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Juggling Priorities – The Art Of Small Business Multitasking

By | 05.19.11

Juggling Priorities – The Art Of Small Business Multitasking

You’re arranging your notes for the morning meeting while trying to instruct an employee about a project — when the phone rings. If this sounds familiar, you’re a business multitasker. Sometimes, having to do two or more things at once is unavoidable. Often, though, interruptions and last minute emergencies can be avoided altogether. These tips will help you deal with some common multitasking challenges:

Let the computer do it. Integrated software options allow you to perform a task once, which is then implemented or scheduled throughout the application. You make a single entry, and the computer does the rest. It’s one way to avoid duplication of effort and save time. You can spend lots of money on software, but there are effective integrated options at many price points that can help you with:

  • Accounting
  • Inventory control
  • Asset management
  • Contact management
  • Scheduling
  • Expense tracking
  • Project management
  • Human resources

Establish guidelines. The more you empower your workers, the less they’ll need you to oversee and approve their efforts. It’s easy to fall into the trap of micromanaging, especially if you’ve had problems with employee errors in the past. The solution isn’t to oversee everything yourself, though. Hire reliable people, and trust them to perform their assigned tasks well. Once you have a system that works, don’t keep it a secret. Train, cross train, and standardize the way you do things. Write your policies and practices down so someone stepping in for a sick worker, or training a new hire, can become productive quickly without involving you.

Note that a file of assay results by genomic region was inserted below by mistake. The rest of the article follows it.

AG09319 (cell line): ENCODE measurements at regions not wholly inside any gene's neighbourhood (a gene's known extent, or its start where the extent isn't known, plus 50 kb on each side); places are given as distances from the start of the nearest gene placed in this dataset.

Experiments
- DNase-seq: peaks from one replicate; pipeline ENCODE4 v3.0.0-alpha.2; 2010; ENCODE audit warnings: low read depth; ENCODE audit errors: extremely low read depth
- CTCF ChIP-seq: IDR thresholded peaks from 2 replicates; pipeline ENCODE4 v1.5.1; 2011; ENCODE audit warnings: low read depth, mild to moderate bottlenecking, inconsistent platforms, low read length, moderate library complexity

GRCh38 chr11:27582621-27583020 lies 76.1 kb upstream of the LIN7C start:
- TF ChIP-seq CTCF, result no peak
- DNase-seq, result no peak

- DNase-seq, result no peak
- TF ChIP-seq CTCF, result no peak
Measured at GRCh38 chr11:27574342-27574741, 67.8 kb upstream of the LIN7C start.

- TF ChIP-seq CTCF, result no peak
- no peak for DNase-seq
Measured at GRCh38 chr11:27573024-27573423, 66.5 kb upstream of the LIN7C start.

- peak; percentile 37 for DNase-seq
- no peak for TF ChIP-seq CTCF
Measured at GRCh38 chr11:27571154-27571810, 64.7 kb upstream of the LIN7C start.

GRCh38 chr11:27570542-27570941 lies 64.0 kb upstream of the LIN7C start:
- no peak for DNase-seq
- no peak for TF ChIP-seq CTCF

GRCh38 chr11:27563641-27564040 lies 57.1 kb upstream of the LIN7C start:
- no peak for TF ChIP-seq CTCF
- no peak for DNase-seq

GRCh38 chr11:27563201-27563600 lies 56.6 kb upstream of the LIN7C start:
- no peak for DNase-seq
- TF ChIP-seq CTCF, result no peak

Adopt a closed door policy. You want to make your staff feel you’re accessible, but that doesn’t mean you have to be in the center of the action all the time. If your door is open, you’re inviting interruptions. Take advantage of that big piece of wood by using it as a barrier between you and the day to day activities of your business — especially when you need to concentrate on something important. There’s a side benefit to this. The interruptions that do occur will alert you to areas of your business that need work.

Do less with more. If you’re trying to pay bills and talk on the phone too, you’ll do both badly. When you concentrate more of your attention on one thing, you’ll be surprised at how productive you’ll become. In the end, you’ll be able to work faster, getting as many or more things finished with less stress and fewer mistakes.

Prioritize tasks. You’re not immune to the pressures of running your small business, and the more balls you have in the air at any one time, the more likely you are to drop (and break) one. Before you address a worker’s quick question, take an unwelcome call, or try to do one more chore on your way out the door, stop and evaluate the situation. Of all the things demanding your attention at that moment, choose one, and do that exclusively. You can train yourself to prioritizing your time and hone your focus.

One byproduct of changing the way you approach business challenges is that others will get the idea and begin to work within the new problem solving structure you establish. You’ll stop being the go-to guy for every little thing, which will help others achieve their potential and free you to pursue more important tasks.

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